Determining the correct sample size is critical to the statistical analysis of any cohort. Sample size means the number of observations that comprise a statistical sample. The conclusions that you draw about a cohort are not be meaningful if your sample size is too small, and the project itself may be too onerous if your sample size is too large. Sample size is affected by several factors, including cohort size, sampling error and your desired level of certainty. Statistical formulas can help you to determine how many observations you need to include in your sample.
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Things you need
- Standard Normal (Z) Table or Online Z-Score Calculator
Determine your confidence level. Confidence level refers to the frequency with which a study identical to yours will include your cohort's true value within its confidence interval (your estimate plus or minus its margin of error). For example, a confidence level of 0.95 means that 95 per cent of the time, the confidence interval produced by a study identical to yours will include the true value for your cohort. By convention, confidence level is often set to 95 per cent, but you can choose whatever value best suits your needs.
Translate your confidence level into a Z-score. A Z-score represents the number standard deviations that separate a data point from the normal mean. To determine Z-score, consult a standard normal table. Subtract your confidence level from 1 and divide the result by 2. Then add this value to your confidence level.
For a confidence level of 0.95, you would search the table for a value of 0.975, or 0.95 + ((1 - 0.95)/2. Search for the value that most closely approximates this number (in this example, 0.975) in the body of the table, then add the numbers in the same row of the leftmost column and the same column of the top row to determine your Z-score. For example, a confidence level of .95 corresponds to a Z-score of 1.96. Alternatively, you can use a reputable online calculator to perform this step.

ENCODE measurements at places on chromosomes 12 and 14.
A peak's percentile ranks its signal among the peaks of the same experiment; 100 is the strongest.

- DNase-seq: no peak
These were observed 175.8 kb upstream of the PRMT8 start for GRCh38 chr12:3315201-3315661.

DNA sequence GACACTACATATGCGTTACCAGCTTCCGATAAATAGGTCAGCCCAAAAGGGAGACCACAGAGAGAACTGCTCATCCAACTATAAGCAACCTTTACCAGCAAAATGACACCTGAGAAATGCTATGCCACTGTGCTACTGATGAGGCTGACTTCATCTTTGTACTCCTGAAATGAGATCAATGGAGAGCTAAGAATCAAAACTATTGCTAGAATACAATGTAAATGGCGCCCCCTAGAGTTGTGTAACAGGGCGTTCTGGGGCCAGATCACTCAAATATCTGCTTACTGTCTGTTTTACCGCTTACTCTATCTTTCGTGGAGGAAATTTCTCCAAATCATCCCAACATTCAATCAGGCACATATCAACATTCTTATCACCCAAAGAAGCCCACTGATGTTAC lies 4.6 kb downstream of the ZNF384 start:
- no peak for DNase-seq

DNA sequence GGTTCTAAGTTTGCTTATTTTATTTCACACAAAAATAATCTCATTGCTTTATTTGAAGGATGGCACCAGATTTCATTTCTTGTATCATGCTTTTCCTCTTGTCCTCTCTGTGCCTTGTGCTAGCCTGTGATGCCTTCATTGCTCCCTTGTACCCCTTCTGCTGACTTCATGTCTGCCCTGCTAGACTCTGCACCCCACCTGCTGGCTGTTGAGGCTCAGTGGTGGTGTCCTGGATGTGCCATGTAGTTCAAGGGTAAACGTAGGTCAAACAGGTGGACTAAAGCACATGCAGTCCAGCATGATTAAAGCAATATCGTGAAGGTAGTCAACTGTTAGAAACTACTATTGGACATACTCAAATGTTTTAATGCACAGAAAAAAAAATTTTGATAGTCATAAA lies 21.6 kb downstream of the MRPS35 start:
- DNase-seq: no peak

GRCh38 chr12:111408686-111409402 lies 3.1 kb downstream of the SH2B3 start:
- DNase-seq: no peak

Estimate the prevalence of the characteristic you are seeking to measure in your cohort. For instance, if you wish to measure the number of left-handed people in your cohort and you would anticipate, based on trends in the population at large, that 11 per cent of your cohort is left-handed, the estimated prevalence of this characteristic would be 0.11. This value is called p.
Subtract the value, p, from 1, and call the result q. If p equals 0.11, then q equals 0.89.
Square the Z-score you obtained in step 2 and multiply it by two values: p (which you calculated in step 3) and q (which you calculated in step 4). Using the example numbers above, you would arrive at a result of approximately 0.376, or ((1.96)(1.96)(0.11)(0.89)).
Divide the figure from Step 5 by I-squared, where I is equal to your confidence interval. If your confidence interval is .05, then using the example figure from the previous step, your sample size should be approximately 150, or (0.376/((0.05)(0.05))).
Perform all the steps of Part 1 without taking cohort size into consideration.
Identify the total size of your cohort, and call this value N. Insert N into the following formula, where n' is the sample size calculated in Step 6 of Part 1: 1 + ((n' - 1)/N). Using the example figures from above and a total cohort size of 2000, this value would be or 1.0745, or (1 + ((150 - 1)/2000)).
Divide the value from Step 6 or Part 1, n', by the number you have just calculated in Step 2 of Part 2, to determine the sample size appropriate for your smaller cohort. Using the example figures from above, the sample size would be approximately 140, or (150/1.0745) rounded to the nearest whole number.
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